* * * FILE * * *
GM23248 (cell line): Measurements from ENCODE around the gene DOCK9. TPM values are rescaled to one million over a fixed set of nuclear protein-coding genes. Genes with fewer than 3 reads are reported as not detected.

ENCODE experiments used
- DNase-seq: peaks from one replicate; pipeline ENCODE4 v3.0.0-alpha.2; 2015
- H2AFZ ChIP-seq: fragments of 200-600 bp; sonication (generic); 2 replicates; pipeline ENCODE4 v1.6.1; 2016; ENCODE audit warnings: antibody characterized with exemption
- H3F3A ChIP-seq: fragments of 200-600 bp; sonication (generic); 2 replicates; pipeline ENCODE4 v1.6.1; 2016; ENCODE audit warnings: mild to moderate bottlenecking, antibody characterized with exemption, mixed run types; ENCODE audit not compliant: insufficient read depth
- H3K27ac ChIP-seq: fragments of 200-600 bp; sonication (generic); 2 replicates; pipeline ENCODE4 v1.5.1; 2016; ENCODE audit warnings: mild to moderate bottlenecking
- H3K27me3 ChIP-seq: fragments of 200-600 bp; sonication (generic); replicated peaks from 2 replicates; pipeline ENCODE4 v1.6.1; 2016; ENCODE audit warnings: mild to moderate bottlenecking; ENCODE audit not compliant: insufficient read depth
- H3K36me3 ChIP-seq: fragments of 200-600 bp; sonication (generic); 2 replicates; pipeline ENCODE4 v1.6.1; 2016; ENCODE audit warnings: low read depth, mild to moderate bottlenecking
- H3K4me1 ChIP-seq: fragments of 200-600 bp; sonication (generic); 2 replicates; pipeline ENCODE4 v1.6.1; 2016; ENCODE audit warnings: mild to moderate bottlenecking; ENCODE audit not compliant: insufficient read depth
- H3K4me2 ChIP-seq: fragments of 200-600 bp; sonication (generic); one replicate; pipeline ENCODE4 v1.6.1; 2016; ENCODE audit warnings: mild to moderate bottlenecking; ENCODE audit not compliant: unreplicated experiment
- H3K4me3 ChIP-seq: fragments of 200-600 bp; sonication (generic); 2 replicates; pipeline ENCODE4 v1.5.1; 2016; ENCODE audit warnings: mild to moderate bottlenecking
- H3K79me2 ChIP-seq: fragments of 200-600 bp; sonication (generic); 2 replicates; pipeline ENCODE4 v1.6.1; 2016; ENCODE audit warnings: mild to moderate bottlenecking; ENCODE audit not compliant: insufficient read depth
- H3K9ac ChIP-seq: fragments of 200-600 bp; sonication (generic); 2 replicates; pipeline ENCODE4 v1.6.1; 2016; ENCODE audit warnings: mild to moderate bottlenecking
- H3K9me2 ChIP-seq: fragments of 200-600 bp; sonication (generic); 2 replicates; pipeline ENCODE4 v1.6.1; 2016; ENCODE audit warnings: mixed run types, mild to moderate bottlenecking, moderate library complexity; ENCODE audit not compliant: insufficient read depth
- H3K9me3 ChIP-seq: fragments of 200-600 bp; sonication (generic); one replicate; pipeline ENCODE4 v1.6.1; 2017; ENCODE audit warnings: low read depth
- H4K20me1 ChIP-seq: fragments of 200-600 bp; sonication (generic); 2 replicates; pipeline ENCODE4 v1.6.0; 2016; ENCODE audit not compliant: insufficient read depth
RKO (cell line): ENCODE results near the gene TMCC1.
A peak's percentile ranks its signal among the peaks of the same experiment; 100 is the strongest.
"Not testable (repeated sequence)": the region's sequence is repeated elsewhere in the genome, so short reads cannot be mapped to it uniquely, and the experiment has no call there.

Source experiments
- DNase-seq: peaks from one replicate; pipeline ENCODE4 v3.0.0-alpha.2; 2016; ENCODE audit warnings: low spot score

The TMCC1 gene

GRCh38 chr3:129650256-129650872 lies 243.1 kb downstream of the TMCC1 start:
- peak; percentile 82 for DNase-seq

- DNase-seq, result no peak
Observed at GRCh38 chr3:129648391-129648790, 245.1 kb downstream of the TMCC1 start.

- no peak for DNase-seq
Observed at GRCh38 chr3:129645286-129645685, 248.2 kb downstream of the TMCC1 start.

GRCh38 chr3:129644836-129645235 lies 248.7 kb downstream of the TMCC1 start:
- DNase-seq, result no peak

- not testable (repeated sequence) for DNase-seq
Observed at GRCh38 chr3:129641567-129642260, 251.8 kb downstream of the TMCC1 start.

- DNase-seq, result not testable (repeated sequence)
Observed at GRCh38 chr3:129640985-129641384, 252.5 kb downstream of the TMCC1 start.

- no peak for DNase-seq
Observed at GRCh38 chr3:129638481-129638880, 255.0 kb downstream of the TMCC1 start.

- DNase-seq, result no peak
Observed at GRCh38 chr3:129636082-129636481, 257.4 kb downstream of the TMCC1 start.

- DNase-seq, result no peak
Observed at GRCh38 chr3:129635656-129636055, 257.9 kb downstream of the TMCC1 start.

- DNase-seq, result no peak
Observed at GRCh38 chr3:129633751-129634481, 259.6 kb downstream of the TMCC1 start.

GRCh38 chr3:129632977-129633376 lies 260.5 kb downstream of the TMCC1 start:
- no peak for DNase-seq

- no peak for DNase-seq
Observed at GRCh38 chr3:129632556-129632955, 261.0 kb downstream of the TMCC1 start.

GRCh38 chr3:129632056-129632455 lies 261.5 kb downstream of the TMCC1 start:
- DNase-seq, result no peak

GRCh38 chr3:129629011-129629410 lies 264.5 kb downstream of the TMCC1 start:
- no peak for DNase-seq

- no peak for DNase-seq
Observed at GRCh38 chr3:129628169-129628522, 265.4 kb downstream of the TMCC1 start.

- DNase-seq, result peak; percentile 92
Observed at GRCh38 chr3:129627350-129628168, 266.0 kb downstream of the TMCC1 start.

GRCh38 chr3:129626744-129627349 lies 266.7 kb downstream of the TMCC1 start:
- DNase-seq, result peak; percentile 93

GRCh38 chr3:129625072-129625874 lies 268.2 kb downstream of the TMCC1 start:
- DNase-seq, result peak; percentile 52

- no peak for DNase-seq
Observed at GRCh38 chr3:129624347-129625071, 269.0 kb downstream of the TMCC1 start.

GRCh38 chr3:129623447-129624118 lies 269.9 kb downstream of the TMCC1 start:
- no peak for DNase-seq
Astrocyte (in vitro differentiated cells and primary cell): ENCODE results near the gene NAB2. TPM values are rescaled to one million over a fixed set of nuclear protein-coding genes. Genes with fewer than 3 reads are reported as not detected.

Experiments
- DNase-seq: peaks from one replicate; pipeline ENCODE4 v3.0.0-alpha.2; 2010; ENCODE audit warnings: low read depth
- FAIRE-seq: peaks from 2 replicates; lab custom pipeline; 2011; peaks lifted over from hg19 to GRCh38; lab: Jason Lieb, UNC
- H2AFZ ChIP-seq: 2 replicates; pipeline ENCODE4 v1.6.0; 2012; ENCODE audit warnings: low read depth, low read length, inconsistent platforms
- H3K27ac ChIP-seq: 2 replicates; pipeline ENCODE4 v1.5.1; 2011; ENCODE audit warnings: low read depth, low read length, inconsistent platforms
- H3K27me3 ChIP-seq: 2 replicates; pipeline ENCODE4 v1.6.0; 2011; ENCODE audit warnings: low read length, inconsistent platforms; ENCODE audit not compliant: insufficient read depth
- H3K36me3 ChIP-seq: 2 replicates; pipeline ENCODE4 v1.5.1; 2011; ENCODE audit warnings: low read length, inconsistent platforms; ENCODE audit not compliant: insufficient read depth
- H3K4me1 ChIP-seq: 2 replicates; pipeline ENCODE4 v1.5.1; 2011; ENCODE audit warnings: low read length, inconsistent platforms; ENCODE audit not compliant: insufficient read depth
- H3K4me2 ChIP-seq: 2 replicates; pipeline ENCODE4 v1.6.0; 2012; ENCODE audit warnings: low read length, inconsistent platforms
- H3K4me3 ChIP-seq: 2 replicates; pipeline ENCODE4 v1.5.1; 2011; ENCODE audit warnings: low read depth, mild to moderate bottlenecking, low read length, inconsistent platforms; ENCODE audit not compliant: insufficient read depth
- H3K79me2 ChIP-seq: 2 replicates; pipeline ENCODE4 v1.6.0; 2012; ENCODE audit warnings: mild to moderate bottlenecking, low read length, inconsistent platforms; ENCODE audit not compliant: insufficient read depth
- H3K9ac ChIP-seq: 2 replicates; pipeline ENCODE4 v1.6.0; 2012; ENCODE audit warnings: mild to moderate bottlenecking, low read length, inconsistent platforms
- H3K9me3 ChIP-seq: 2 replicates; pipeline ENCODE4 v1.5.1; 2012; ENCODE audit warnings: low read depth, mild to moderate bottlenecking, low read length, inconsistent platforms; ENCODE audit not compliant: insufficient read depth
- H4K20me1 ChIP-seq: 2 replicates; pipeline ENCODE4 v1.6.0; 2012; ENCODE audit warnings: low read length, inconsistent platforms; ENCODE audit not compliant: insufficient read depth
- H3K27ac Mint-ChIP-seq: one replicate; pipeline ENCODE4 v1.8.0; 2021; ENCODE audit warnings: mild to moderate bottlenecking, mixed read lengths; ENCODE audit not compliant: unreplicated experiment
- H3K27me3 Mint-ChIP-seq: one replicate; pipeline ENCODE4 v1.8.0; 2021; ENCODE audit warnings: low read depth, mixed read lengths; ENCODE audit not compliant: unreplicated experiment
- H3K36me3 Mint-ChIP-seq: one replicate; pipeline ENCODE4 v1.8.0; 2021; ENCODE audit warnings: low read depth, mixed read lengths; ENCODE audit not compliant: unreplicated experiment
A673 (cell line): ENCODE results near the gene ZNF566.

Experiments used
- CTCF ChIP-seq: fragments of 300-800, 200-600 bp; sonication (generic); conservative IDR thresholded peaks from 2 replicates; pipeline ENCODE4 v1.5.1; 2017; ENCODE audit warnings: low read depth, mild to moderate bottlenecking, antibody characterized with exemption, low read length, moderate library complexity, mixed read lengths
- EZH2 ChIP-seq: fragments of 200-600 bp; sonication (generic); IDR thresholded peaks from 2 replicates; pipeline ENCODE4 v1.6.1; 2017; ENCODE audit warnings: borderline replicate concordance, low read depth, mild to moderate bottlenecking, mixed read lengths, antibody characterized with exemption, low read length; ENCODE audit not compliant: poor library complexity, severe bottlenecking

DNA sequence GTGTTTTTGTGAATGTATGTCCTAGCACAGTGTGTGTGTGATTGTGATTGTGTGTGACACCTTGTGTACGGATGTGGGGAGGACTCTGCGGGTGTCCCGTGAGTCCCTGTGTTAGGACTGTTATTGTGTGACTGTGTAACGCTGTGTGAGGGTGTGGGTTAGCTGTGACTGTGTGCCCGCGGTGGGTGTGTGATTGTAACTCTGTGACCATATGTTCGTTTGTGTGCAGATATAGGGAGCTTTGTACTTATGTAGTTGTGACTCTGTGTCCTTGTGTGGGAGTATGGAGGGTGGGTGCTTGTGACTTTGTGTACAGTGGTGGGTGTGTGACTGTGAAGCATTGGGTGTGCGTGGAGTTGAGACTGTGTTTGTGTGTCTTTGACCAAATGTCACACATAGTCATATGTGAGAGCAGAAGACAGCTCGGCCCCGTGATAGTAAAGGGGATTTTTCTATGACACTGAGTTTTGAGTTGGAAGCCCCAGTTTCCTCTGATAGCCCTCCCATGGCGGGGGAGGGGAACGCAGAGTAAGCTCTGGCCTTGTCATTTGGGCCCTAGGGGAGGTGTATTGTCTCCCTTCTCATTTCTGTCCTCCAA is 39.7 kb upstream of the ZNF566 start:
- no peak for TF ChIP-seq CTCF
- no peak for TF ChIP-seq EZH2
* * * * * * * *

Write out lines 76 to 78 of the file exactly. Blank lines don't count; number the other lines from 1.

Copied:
- H3K9me3 ChIP-seq: 2 replicates; pipeline ENCODE4 v1.5.1; 2012; ENCODE audit warnings: low read depth, mild to moderate bottlenecking, low read length, inconsistent platforms; ENCODE audit not compliant: insufficient read depth
- H4K20me1 ChIP-seq: 2 replicates; pipeline ENCODE4 v1.6.0; 2012; ENCODE audit warnings: low read length, inconsistent platforms; ENCODE audit not compliant: insufficient read depth
- H3K27ac Mint-ChIP-seq: one replicate; pipeline ENCODE4 v1.8.0; 2021; ENCODE audit warnings: mild to moderate bottlenecking, mixed read lengths; ENCODE audit not compliant: unreplicated experiment